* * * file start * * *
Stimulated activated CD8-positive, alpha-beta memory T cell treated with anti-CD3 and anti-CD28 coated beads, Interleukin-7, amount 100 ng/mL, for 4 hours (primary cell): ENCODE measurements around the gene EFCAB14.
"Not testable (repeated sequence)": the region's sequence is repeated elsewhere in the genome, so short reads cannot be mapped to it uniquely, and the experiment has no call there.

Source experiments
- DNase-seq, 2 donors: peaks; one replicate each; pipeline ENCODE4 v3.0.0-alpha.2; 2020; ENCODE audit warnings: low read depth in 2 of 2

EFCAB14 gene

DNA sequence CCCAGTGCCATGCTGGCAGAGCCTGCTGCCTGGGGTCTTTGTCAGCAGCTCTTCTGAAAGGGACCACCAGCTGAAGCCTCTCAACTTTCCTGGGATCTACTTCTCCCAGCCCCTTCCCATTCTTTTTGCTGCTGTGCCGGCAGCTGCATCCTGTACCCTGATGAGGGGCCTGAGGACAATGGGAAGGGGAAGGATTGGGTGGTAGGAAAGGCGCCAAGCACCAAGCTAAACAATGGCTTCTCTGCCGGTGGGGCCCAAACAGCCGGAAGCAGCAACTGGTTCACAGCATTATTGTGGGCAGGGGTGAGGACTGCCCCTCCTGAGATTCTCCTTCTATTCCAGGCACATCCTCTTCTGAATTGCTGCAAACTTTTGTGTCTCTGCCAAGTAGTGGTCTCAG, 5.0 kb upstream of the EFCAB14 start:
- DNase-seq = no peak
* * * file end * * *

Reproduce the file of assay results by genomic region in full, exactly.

Stimulated activated CD8-positive, alpha-beta memory T cell treated with anti-CD3 and anti-CD28 coated beads, Interleukin-7, amount 100 ng/mL, for 4 hours (primary cell): ENCODE measurements around the gene EFCAB14.
"Not testable (repeated sequence)": the region's sequence is repeated elsewhere in the genome, so short reads cannot be mapped to it uniquely, and the experiment has no call there.

Source experiments
- DNase-seq, 2 donors: peaks; one replicate each; pipeline ENCODE4 v3.0.0-alpha.2; 2020; ENCODE audit warnings: low read depth in 2 of 2

EFCAB14 gene

DNA sequence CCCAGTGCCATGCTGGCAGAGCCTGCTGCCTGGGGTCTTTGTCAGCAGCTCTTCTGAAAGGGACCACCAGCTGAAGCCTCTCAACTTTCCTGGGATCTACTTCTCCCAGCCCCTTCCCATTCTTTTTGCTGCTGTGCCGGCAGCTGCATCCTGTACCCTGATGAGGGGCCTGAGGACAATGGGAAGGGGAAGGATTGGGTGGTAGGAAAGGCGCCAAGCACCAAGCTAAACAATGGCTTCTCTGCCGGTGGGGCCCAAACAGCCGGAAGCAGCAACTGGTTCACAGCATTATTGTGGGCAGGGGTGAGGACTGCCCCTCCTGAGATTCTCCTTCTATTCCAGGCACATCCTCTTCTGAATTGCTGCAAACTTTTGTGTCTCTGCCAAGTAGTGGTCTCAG, 5.0 kb upstream of the EFCAB14 start:
- DNase-seq = no peak